Wedlock: The True Story of the Disastrous Marriage and Remarkable Divorce of Mary Eleanor Bowes, Countess of Strathmore (Paperback)
The True Story of the Disastrous Marriage and Remarkable Divorce of Mary Eleanor Bowes, Countess of Strathmore
Broadway Books, 9780307383372, 400pp.
Publication Date: February 9, 2010
Captain Andrew Robinson Stoney insisted on defending her honor in a duel, and Mary was convinced she had found true love. Judged by doctors to have been mortally wounded in the melee, Stoney persuaded Mary to grant his dying wish; four days later they were married.
Sadly, the -captain- was not what he seemed. Staging a sudden and remarkable recovery, Stoney was revealed as a debt-ridden lieutenant, a fraudster, and a bully. Immediately taking control of Mary's vast fortune, he squandered her wealth and embarked on a campaign of appalling violence and cruelty against his new bride. Finally, fearing for her life, Mary masterminded an audacious escape and challenged social conventions of the day by launching a suit for divorce. The English public was horrified-and enthralled. But Mary's troubles were far from over . . .
Novelist William Makepeace Thackeray was inspired by Stoney's villainy to write The Luck of Barry Lyndon, which Stanley Kubrick turned into an Oscar-winning film. Based on exhaustive archival research, Wedlock is a thrilling and cinematic true story, ripped from the headlines of eighteenth-century England.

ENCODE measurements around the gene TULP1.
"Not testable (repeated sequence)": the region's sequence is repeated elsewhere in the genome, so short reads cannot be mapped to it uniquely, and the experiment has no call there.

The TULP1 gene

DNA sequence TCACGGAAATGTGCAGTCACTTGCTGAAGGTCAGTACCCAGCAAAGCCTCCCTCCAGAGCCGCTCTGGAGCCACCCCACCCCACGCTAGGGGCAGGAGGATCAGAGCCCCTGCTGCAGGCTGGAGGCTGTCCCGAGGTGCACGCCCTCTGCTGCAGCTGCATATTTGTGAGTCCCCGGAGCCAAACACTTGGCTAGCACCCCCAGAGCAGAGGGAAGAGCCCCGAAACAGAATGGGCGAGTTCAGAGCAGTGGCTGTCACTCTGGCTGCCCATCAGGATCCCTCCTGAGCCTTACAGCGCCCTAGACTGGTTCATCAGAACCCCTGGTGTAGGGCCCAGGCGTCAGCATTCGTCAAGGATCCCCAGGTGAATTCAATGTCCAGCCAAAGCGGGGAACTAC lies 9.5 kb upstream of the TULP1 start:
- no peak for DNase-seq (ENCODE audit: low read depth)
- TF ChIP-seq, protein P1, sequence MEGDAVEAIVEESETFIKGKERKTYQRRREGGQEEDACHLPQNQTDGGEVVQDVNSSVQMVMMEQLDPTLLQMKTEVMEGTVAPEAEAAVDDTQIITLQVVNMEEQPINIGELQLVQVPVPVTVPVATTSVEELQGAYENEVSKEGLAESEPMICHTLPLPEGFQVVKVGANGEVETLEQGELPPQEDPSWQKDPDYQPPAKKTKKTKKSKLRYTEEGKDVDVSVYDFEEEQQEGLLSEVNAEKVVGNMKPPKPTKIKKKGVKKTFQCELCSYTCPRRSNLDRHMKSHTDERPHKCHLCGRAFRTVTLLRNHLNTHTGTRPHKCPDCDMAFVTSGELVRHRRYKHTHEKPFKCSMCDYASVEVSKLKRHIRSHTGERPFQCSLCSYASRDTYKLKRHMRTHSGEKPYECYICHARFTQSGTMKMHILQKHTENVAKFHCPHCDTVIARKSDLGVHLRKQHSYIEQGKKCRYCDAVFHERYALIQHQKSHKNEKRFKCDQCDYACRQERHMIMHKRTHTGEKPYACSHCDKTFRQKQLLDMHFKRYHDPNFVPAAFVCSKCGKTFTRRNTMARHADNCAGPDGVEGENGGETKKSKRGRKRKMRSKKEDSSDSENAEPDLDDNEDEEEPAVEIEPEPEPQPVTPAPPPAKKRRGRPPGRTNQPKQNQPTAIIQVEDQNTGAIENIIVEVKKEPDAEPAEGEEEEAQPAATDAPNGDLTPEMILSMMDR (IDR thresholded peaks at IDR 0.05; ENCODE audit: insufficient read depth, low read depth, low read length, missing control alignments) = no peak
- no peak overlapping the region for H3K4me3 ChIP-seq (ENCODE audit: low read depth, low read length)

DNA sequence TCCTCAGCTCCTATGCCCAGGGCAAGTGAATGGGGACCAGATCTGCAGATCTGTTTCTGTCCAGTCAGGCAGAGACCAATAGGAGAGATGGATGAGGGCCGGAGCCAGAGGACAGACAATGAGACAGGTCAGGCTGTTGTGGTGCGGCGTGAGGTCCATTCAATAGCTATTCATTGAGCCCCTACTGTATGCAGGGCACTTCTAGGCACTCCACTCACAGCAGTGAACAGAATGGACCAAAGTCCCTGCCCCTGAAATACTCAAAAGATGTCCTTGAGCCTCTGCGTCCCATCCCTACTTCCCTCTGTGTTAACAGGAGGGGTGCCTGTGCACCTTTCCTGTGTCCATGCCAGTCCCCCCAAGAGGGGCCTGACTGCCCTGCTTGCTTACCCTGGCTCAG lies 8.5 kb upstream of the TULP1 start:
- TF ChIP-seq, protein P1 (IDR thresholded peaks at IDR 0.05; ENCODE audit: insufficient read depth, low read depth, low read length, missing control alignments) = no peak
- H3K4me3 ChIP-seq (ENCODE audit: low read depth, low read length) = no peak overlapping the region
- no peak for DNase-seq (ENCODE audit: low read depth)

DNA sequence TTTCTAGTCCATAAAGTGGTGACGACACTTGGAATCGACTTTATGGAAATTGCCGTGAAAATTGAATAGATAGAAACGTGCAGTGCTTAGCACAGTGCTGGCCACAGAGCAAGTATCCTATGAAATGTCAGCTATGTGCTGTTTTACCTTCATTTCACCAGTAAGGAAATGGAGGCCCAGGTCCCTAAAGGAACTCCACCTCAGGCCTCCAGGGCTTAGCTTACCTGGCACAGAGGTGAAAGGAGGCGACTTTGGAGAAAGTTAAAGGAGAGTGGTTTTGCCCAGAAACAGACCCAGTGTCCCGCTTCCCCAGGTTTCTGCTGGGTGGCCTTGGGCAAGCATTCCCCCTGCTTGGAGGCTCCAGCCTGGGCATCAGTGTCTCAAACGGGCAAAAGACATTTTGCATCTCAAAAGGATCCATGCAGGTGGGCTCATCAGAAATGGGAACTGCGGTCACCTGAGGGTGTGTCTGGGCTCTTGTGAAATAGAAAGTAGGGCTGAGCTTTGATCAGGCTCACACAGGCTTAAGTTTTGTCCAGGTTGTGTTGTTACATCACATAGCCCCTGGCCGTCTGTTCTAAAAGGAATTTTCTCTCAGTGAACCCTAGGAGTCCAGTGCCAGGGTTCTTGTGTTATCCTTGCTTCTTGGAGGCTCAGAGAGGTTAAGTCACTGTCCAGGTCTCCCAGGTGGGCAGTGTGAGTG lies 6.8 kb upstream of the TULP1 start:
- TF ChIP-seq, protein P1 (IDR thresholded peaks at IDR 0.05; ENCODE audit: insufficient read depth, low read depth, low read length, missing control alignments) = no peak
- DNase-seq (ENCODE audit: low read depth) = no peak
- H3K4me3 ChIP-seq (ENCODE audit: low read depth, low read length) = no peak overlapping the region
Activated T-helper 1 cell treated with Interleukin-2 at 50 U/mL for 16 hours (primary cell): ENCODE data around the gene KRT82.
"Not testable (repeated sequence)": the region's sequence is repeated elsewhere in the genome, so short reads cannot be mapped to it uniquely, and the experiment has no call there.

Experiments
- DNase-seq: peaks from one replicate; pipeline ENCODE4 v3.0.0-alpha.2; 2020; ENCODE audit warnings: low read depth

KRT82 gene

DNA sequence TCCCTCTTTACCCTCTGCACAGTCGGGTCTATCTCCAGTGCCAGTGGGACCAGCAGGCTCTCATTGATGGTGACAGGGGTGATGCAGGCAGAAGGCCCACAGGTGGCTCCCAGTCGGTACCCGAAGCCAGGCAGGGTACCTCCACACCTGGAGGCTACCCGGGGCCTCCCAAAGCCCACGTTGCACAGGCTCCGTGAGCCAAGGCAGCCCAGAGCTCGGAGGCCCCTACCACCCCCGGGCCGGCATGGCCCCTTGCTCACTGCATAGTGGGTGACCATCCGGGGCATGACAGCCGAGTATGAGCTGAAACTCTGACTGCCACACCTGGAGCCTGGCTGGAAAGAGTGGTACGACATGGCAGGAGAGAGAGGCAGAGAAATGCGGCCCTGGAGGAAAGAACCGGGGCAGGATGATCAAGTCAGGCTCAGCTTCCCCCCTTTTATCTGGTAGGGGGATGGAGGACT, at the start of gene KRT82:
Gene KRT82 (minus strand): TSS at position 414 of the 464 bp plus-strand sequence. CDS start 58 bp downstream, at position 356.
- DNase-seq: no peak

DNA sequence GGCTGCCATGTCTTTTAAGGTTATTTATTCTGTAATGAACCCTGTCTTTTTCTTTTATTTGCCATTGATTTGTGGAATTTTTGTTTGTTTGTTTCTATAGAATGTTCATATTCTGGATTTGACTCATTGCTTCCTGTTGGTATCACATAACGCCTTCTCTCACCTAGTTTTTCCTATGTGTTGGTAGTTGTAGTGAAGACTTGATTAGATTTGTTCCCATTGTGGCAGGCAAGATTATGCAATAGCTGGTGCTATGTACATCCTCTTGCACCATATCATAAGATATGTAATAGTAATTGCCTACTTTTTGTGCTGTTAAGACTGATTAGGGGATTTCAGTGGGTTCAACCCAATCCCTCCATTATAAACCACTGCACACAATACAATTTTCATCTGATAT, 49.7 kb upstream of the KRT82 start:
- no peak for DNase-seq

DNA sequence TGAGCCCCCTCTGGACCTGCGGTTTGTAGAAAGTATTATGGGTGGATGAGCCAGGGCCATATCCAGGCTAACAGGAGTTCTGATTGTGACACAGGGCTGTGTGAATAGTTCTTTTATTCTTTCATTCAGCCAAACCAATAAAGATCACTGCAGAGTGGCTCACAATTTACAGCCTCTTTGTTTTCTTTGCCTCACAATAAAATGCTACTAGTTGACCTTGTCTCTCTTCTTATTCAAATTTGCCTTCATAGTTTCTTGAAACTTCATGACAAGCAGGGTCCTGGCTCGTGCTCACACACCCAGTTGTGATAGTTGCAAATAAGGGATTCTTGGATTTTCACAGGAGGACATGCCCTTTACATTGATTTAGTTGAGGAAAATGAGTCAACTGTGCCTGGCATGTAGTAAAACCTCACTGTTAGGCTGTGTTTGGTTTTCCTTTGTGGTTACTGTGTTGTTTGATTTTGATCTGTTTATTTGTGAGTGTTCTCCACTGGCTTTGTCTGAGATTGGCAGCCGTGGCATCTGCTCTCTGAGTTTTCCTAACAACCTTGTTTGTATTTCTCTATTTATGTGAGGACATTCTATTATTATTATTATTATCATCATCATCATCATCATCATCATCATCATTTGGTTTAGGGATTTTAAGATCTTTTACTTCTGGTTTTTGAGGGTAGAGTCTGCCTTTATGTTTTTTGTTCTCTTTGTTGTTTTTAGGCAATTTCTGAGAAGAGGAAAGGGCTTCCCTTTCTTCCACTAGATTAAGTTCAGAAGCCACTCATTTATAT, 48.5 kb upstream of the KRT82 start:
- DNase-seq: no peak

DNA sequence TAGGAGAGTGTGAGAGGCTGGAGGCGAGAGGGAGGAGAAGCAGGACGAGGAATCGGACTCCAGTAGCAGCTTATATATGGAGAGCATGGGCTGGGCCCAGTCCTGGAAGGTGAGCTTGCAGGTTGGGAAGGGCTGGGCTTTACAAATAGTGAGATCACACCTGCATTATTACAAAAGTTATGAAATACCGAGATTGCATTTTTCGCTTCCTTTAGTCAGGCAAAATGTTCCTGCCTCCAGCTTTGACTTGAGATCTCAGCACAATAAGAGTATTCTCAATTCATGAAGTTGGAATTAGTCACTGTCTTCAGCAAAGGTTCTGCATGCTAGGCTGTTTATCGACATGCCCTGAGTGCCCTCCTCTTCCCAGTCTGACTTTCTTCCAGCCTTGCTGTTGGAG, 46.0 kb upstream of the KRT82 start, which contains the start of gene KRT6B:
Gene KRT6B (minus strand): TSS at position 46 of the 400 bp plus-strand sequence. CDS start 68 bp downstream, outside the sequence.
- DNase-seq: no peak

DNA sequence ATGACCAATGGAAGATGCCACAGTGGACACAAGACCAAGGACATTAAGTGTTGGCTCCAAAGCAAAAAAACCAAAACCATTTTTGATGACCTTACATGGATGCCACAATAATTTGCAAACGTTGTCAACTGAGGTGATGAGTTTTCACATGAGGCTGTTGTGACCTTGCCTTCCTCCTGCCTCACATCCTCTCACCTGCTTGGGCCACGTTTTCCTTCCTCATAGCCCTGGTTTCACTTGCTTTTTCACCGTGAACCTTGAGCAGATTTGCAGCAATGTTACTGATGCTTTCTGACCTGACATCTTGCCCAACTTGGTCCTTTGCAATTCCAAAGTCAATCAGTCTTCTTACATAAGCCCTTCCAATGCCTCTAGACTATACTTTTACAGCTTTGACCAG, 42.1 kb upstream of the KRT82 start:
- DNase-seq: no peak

From the Hardcover edition.
About the Author
Praise For Wedlock: The True Story of the Disastrous Marriage and Remarkable Divorce of Mary Eleanor Bowes, Countess of Strathmore…
“To call the truth stranger than fiction is, in the case of Mary, Countess of Strathmore, an outrageous understatement. Wedlock is the incredible story of her transformation from one of eighteenth-century England's richest, most free-wheeling heiresses into a piteous victim of a cruel, manipulative abuser into an improbable poster-child for modern women's rights. This book is what all history should be: exciting, inspiring, impossible to forget. ”
—Caroline Weber, author of Queen of Fashion: What Marie Antoinette Wore to the Revolution
“What a story! A beautiful, wealthy countess, accustomed to a life of cosseted privilege, is deceived by an almost impossibly dastardly scoundrel. In Wendy Moore's skillful hands, the decadent and complex world of eighteenth century England, from the broad lawns and exquisite gardens of vast country estates to the Dickensian murk of the London courts, springs to life in all of its gorgeous detail. A darkly fascinating tale of seduction and domestic abuse.”
—Nancy Goldstone, author of Four Queens: The Provencal Sisters Who Ruled Europe
“Drawing on her extensive research and sure grasp of the period, Wendy Moore has produced a gem. Her compelling account of the feisty Countess of Strathmore is a beautifully written page-turner of a book.”
—Julia Fox, author of Jane Boleyn: The True Story of the Infamous Lady Rochford
“A gripping story, brilliantly told. The tragic history of Mary, Countess of Strathmore, is more than a cautionary tale. Mary is a true heroine: a survivor and a fighter against a brutish husband and an uncaring society. Wendy Moore succeeds admirably in describing a marriage that was forged in hell but lived on earth.”
—Amanda Foreman, author of Georgiana: Duchess of Devonshire